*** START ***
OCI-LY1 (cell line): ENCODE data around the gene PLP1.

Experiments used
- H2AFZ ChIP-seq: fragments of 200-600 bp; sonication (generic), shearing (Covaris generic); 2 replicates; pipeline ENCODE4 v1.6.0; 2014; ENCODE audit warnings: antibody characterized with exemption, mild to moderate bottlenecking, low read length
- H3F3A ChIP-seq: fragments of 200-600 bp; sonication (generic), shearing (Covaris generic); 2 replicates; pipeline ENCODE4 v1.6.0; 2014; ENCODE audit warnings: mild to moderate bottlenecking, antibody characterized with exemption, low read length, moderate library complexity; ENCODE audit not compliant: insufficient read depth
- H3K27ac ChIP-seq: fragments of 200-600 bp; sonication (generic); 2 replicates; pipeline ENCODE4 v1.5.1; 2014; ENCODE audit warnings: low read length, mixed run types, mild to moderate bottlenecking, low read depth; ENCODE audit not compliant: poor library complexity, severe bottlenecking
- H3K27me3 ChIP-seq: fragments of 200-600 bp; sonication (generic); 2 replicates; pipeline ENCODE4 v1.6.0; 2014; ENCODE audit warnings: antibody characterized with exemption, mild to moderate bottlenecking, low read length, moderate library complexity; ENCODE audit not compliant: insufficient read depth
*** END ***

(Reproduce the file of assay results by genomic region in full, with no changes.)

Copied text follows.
OCI-LY1 (cell line): ENCODE data around the gene PLP1.

Experiments used
- H2AFZ ChIP-seq: fragments of 200-600 bp; sonication (generic), shearing (Covaris generic); 2 replicates; pipeline ENCODE4 v1.6.0; 2014; ENCODE audit warnings: antibody characterized with exemption, mild to moderate bottlenecking, low read length
- H3F3A ChIP-seq: fragments of 200-600 bp; sonication (generic), shearing (Covaris generic); 2 replicates; pipeline ENCODE4 v1.6.0; 2014; ENCODE audit warnings: mild to moderate bottlenecking, antibody characterized with exemption, low read length, moderate library complexity; ENCODE audit not compliant: insufficient read depth
- H3K27ac ChIP-seq: fragments of 200-600 bp; sonication (generic); 2 replicates; pipeline ENCODE4 v1.5.1; 2014; ENCODE audit warnings: low read length, mixed run types, mild to moderate bottlenecking, low read depth; ENCODE audit not compliant: poor library complexity, severe bottlenecking
- H3K27me3 ChIP-seq: fragments of 200-600 bp; sonication (generic); 2 replicates; pipeline ENCODE4 v1.6.0; 2014; ENCODE audit warnings: antibody characterized with exemption, mild to moderate bottlenecking, low read length, moderate library complexity; ENCODE audit not compliant: insufficient read depth